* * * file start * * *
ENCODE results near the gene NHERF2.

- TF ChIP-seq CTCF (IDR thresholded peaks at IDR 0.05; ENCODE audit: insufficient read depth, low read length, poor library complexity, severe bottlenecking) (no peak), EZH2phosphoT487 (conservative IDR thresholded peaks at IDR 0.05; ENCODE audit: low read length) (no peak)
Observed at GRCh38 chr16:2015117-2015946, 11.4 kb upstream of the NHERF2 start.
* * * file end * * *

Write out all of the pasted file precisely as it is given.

ENCODE results near the gene NHERF2.

- TF ChIP-seq CTCF (IDR thresholded peaks at IDR 0.05; ENCODE audit: insufficient read depth, low read length, poor library complexity, severe bottlenecking) (no peak), EZH2phosphoT487 (conservative IDR thresholded peaks at IDR 0.05; ENCODE audit: low read length) (no peak)
Observed at GRCh38 chr16:2015117-2015946, 11.4 kb upstream of the NHERF2 start.